The Los Angeles Times reports on the phenomenon of young undocumented immigrants forming limited liability companies or starting freelance careers — even employing U.S. citizens — that has resulted from a quirk of federal law. Employers are explicitly prohibited from hiring someone residing in the country illegally, but undocumented immigrants themselves are not explicitly barred from starting businesses or becoming independent contractors on their own.
In the nation’s capital, the Washington Post reports that a vote today in the Washington, D.C., City Council to override Mayor Vincent Gray’s veto of a bill that would require retailers with corporate sales of $1 billion or more operating D.C. locations of at least 75,000 square feet to pay their employees no less than $12.50 an hour in wages and benefits, is likely to fail. The bill, which passed by a vote of 8-5 in July, was largely designed to respond to plans by WalMart to open several locations in the city.
Across the country, the New York Times reports that mounting financial pressures on municipalities and places of higher learning have led to increasingly common and often contentious disputes over who should pay how much for public services in college towns — especially because colleges, as nonprofit, tax-exempt entities, are under no legal requirement to pay local taxes.
In health care news that affects many low-wage workers, the Washington Post’s “Wonkblog” reports that a majority of states have now decided to opt into the Medicaid expansion provision of the Affordable Care Act in light of Pennsylvania Governor Tom Corbett’s announcement yesterday that he plans to do so. Corbett’s decision could provide coverage to approximately 500,000 uninsured Pennsylvanians. Meanwhile, Wonkblog also explains Trader Joe’s decision to drop health insurance benefits for employees who work fewer than 30 hours a week, as the company says that it believes many of its employees will pay less for comparable health insurance by getting subsidies from the government on the new health care exchanges.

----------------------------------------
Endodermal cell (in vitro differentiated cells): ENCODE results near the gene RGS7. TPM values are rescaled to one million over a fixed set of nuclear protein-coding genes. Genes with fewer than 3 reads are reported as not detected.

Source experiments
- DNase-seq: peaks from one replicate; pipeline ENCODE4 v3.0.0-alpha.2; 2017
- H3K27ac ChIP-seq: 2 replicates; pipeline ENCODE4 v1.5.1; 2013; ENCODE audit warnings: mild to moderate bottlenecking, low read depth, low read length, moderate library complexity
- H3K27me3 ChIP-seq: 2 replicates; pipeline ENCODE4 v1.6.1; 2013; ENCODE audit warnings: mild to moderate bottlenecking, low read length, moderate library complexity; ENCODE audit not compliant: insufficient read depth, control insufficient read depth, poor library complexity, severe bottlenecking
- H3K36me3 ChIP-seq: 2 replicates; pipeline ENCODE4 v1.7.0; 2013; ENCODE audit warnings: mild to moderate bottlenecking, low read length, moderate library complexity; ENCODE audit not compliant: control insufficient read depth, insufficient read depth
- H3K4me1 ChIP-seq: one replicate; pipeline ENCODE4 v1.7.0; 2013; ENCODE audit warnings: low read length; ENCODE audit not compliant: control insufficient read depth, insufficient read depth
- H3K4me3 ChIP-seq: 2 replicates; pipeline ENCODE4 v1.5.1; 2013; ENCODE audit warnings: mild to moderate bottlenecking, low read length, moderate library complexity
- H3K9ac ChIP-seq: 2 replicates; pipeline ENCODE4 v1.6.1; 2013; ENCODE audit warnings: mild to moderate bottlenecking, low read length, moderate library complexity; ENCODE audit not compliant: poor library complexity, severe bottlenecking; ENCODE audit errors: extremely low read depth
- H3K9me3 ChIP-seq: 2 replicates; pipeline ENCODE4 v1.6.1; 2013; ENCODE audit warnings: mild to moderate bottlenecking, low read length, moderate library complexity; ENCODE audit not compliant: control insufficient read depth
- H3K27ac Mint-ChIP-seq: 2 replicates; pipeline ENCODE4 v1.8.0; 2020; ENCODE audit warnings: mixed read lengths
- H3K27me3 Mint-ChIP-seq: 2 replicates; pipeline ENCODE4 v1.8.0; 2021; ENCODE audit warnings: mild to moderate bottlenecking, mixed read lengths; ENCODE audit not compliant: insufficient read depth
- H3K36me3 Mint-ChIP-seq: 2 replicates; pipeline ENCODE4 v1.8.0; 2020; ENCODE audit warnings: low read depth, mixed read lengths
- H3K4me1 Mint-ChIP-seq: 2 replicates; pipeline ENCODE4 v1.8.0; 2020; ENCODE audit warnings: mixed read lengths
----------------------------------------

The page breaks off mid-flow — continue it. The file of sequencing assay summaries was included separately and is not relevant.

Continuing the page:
In more state government news, the Washington Post reports that the Minnesota legislature is likely to try to raise the state’s minimum wage in next year’s legislative session, the latest of about a half-dozen efforts to increase it over the last two decades. Currently, Minnesota’s minimum wage stands at $5.25 for employees at smaller companies and at $6.15 for employees at larger companies, but most Minnesota workers earn the higher federal minimum wage of $7.25 an hour.
Finally, the Wall Street Journal reports that negotiations between Detroit’s creditors and the bankrupt city’s emergency manager, Kevyn Orr, are scheduled to begin today, formally launching the fight for the city’s assets. Orr has said he prioritizes restoring city services over addressing bondholders’ complaints, despite the fact that five bond insurers are the city’s biggest creditors.